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  5. New England Life Care, Inc. dba Advanced Compounding Solutions - 659161 - 05/16/2023
  1. Warning Letters


New England Life Care, Inc. dba Advanced Compounding Solutions MARCS-CMS 659161 —

Delivery Method:
Via Email

Recipient Name
John A. Fantasia
Recipient Title
Vice President
New England Life Care, Inc. dba Advanced Compounding Solutions

4 Constitution Way, Suite L
Woburn, MA 01801-1042
United States

Issuing Office:
Division of Pharmaceutical Quality Operations I

United States


May 16, 2023

Dear Mr. Fantasia:

You registered your facility with the U.S. Food and Drug Administration (FDA) as an outsourcing facility under section 503B of the Federal Food, Drug, and Cosmetic Act (FDCA) [21 U.S.C. § 353b]1 on March 2, 2017, and most recently on December 20, 2022. From March 21 to April 28, 2022, FDA investigators inspected your facility, New England Life Care, Inc. dba Advanced Compounding Solutions located at 4 Constitution Way, Suite L, Woburn, MA 01801. During the inspection, the investigators noted that drug products you produced failed to meet the conditions of section 503B of the FDCA necessary for drugs produced by an outsourcing facility to qualify for exemptions from certain provisions of the FDCA. In addition, the investigators noted serious deficiencies in your practices for producing drug products intended or expected to be sterile, which put patients at risk.

FDA issued a Form FDA 483 to your facility on April 28, 2022. FDA acknowledges receipt of your facility’s responses, dated May 19, 2022, August 19, 2022, November 19, 2022, and February 17, 2023. Based on this inspection, it appears you produced drugs that violate the FDCA.

A. Compounded Drug Products under the FDCA

Under section 503B(b) of the FDCA, a compounder can register as an outsourcing facility with FDA. Drug products compounded by or under the direct supervision of a licensed pharmacist in an outsourcing facility qualify for exemptions from the drug approval requirements in section 505 of the FDCA [21 U.S.C. § 355(a)], the requirement in section 502(f)(1) of the FDCA [21 U.S.C. § 352(f)(1)] that labeling bear adequate directions for use and the Drug Supply Chain Security Act requirements in section 582 of the FDCA [21 U.S.C. § 360eee-1] if the conditions in section 503B of the FDCA are met.2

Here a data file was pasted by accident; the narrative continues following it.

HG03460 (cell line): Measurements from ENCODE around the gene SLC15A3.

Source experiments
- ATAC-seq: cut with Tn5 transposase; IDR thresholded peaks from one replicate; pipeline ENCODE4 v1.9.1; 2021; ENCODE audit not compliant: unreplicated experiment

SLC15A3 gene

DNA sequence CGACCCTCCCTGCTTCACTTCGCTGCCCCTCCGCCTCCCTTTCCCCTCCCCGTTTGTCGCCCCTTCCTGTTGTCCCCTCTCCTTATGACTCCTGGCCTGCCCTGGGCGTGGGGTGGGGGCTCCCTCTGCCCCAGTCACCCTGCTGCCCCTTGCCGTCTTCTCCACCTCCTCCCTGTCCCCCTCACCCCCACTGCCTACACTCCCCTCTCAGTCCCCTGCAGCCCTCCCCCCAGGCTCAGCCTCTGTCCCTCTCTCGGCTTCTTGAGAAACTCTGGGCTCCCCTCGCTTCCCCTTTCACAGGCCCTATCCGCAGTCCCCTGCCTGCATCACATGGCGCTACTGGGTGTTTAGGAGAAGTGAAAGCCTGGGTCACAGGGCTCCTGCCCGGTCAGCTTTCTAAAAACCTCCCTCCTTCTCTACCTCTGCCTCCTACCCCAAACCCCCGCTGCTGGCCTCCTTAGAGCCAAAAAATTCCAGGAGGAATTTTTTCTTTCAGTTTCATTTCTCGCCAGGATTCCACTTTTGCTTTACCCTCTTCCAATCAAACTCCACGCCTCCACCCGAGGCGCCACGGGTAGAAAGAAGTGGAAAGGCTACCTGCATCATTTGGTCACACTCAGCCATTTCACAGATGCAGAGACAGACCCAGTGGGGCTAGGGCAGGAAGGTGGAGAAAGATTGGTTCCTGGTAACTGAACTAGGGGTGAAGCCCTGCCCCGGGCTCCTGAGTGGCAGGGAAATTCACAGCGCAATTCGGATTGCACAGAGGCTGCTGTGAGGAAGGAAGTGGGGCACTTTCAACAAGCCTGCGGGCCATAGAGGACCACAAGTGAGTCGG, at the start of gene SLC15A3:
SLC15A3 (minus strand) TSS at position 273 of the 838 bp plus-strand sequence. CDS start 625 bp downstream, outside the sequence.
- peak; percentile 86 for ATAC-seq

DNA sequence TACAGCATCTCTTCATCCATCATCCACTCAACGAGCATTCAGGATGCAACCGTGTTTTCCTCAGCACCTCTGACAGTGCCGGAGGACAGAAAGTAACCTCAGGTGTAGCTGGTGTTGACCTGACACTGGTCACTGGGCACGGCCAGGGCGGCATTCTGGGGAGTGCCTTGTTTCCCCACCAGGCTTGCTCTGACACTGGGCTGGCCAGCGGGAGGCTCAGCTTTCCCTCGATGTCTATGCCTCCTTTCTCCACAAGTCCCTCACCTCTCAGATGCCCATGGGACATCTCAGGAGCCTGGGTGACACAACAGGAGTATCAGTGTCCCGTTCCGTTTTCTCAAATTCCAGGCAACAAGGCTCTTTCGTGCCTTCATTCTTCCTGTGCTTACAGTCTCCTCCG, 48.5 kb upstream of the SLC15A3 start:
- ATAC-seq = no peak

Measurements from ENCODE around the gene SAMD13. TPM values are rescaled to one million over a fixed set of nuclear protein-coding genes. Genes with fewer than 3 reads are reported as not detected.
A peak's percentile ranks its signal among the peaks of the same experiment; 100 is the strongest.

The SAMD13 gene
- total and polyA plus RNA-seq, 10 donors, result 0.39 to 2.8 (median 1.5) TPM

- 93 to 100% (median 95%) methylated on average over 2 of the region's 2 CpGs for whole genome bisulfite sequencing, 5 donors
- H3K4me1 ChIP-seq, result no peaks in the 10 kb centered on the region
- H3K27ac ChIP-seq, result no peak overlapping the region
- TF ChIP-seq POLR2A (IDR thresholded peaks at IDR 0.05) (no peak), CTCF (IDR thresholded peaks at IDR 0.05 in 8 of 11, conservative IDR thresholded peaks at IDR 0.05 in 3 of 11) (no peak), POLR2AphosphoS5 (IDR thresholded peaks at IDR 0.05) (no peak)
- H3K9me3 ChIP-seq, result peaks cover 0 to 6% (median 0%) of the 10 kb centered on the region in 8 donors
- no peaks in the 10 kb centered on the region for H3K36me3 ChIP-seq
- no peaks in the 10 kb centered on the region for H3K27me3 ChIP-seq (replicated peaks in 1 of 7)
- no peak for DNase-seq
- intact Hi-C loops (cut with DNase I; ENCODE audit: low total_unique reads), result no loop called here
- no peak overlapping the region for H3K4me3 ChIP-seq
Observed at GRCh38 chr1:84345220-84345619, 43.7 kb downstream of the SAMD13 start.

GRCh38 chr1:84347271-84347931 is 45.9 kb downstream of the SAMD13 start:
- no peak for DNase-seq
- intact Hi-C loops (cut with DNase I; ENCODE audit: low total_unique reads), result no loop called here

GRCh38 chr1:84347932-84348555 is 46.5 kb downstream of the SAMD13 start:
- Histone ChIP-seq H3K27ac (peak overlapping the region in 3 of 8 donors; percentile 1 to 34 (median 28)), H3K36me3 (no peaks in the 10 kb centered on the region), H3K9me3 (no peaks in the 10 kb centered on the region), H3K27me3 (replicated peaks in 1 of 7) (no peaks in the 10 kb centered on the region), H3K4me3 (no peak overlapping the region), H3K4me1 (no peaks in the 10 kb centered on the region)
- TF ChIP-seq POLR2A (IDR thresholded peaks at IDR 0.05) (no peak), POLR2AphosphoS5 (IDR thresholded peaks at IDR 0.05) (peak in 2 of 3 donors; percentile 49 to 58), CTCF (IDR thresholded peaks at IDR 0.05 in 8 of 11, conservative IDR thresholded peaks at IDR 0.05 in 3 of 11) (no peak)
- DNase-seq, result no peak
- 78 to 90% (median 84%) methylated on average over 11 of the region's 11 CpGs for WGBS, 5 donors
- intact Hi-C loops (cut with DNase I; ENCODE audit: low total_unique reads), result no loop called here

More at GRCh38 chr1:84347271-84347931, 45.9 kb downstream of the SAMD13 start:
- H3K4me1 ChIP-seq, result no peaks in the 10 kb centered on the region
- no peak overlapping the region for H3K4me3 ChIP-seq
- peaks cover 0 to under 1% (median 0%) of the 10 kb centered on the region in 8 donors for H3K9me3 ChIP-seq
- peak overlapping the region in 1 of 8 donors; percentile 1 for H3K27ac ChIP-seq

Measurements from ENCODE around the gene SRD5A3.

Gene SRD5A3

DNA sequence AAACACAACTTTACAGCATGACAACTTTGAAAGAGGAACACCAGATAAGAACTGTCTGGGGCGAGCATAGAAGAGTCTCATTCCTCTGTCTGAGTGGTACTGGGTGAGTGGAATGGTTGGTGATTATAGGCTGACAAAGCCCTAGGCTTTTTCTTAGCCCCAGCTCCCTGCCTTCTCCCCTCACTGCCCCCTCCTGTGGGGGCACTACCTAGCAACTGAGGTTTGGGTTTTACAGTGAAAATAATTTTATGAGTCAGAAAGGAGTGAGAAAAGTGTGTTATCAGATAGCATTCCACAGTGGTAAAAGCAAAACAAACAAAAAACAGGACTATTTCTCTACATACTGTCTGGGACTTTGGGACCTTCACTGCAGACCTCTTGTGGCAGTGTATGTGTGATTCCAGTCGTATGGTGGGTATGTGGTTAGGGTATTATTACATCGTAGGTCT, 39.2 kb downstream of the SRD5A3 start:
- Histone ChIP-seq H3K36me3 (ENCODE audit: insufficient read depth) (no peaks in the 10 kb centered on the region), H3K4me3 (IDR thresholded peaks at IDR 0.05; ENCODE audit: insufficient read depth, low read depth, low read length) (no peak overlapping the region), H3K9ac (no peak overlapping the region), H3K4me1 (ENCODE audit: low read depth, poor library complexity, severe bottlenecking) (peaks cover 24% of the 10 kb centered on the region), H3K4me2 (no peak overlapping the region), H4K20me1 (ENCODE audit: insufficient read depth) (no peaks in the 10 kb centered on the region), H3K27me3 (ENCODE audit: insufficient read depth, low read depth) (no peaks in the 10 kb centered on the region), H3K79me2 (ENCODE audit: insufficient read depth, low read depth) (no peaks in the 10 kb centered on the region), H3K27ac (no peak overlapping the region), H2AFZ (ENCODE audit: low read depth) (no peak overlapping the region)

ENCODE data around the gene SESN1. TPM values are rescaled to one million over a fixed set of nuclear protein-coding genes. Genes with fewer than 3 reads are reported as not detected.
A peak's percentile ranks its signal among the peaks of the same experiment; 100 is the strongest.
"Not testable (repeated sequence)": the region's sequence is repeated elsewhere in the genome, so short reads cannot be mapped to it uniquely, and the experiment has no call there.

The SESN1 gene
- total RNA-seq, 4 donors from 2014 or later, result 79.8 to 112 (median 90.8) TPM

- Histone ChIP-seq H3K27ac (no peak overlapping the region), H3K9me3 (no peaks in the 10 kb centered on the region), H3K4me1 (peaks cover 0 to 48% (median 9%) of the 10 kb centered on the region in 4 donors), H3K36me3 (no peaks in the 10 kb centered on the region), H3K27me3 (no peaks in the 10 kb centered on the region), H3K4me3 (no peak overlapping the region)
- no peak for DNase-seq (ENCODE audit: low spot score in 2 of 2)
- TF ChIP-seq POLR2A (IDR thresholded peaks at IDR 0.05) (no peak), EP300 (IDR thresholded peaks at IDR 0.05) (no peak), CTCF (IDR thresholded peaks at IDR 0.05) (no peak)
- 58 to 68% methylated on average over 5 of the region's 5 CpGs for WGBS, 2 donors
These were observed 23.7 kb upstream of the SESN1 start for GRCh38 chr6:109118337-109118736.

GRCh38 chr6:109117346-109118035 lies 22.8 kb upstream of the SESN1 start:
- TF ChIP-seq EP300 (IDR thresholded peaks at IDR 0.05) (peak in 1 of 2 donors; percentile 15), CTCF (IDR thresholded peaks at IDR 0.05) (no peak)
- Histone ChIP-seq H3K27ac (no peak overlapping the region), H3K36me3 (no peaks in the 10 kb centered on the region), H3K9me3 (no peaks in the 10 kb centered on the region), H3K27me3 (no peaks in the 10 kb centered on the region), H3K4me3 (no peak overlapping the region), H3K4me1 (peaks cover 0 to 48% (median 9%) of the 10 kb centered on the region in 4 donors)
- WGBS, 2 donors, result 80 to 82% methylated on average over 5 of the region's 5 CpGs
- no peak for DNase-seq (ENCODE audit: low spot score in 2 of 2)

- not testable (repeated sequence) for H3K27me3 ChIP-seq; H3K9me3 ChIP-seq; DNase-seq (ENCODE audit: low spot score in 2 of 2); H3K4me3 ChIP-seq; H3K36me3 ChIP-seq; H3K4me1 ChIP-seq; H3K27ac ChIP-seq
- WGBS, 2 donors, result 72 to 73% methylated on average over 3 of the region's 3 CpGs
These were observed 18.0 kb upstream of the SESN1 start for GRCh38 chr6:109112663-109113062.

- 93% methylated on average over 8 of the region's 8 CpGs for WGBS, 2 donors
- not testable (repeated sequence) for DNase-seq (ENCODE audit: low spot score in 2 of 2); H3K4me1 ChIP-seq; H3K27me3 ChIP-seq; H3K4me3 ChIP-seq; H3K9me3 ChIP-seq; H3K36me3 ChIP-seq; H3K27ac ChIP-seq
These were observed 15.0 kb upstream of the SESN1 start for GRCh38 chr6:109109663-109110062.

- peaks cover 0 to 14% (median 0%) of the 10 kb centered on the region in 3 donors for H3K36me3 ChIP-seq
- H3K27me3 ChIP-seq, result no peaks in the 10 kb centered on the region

An outsourcing facility, which is defined in section 503B(d)(4) of the FDCA [21 U.S.C. § 353b(d)(4)], is a facility at one geographic location or address that — (i) is engaged in the compounding of sterile drugs; (ii) has elected to register as an outsourcing facility; and (iii) complies with all of the requirements of this section. Outsourcing facilities must comply with other applicable provisions of the FDCA, including section 501(a)(2)(B) [21 U.S.C. § 351(a)(2)(B)], regarding current good manufacturing practice (CGMP), and section 501(a)(2)(A) [21 U.S.C. § 351(a)(2)(A)], regarding insanitary conditions. Generally, CGMP requirements for the preparation of drug products are established in Title 21 of the Code of Federal Regulations (CFR) parts 210 and 211.

In addition, for a compounded drug product to qualify for the exemptions under section 503B, the labeling of the drug must include certain information (section 503B(a)(10) of the FDCA [21 U.S.C. §353b(a)(10)]).

B. Failure to Meet the Conditions of Section 503B

During the inspection, FDA investigators noted that drug products produced by your facility failed to meet the conditions of section 503B. For example, the investigators noted that some of your facility’s drug products, including Diltiazem HCl 125mg in 100mL bag, Norepinephrine Bitartrate 8mg Dextrose 5% 250mL bag, Vancomycin HCl 750mg in 0.9% Sodium Chloride 250mL bag, and Phenylephrine HCl 20mg in 250mL bag, did not include the dosage form on the product label.

Because your compounded drug products have not met all of the conditions of section 503B, they are not eligible for the exemptions in that section from the FDA approval requirements of section 505, the requirement under section 502(f)(1) that labeling bear adequate directions for use, and the Drug Supply Chain Security Act requirements described in section 582 of the FDCA.

Specific violations are described below.

C. Violations of the FDCA

Adulterated Drug Products